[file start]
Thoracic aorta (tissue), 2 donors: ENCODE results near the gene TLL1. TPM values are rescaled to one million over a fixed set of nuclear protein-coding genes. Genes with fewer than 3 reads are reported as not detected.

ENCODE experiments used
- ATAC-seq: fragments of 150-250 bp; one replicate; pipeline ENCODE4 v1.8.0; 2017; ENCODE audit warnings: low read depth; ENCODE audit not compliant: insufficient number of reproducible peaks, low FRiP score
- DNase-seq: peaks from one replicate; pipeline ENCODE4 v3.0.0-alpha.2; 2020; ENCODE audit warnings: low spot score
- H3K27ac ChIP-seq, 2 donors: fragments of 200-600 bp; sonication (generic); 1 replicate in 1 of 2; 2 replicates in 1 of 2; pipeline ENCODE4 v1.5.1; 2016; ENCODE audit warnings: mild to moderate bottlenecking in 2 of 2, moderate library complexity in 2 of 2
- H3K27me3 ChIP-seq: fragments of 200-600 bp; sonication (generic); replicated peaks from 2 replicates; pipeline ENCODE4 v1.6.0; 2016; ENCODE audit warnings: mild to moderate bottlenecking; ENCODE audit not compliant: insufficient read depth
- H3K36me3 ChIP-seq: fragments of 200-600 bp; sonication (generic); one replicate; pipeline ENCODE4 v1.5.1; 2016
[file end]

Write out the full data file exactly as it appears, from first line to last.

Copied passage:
Thoracic aorta (tissue), 2 donors: ENCODE results near the gene TLL1. TPM values are rescaled to one million over a fixed set of nuclear protein-coding genes. Genes with fewer than 3 reads are reported as not detected.

ENCODE experiments used
- ATAC-seq: fragments of 150-250 bp; one replicate; pipeline ENCODE4 v1.8.0; 2017; ENCODE audit warnings: low read depth; ENCODE audit not compliant: insufficient number of reproducible peaks, low FRiP score
- DNase-seq: peaks from one replicate; pipeline ENCODE4 v3.0.0-alpha.2; 2020; ENCODE audit warnings: low spot score
- H3K27ac ChIP-seq, 2 donors: fragments of 200-600 bp; sonication (generic); 1 replicate in 1 of 2; 2 replicates in 1 of 2; pipeline ENCODE4 v1.5.1; 2016; ENCODE audit warnings: mild to moderate bottlenecking in 2 of 2, moderate library complexity in 2 of 2
- H3K27me3 ChIP-seq: fragments of 200-600 bp; sonication (generic); replicated peaks from 2 replicates; pipeline ENCODE4 v1.6.0; 2016; ENCODE audit warnings: mild to moderate bottlenecking; ENCODE audit not compliant: insufficient read depth
- H3K36me3 ChIP-seq: fragments of 200-600 bp; sonication (generic); one replicate; pipeline ENCODE4 v1.5.1; 2016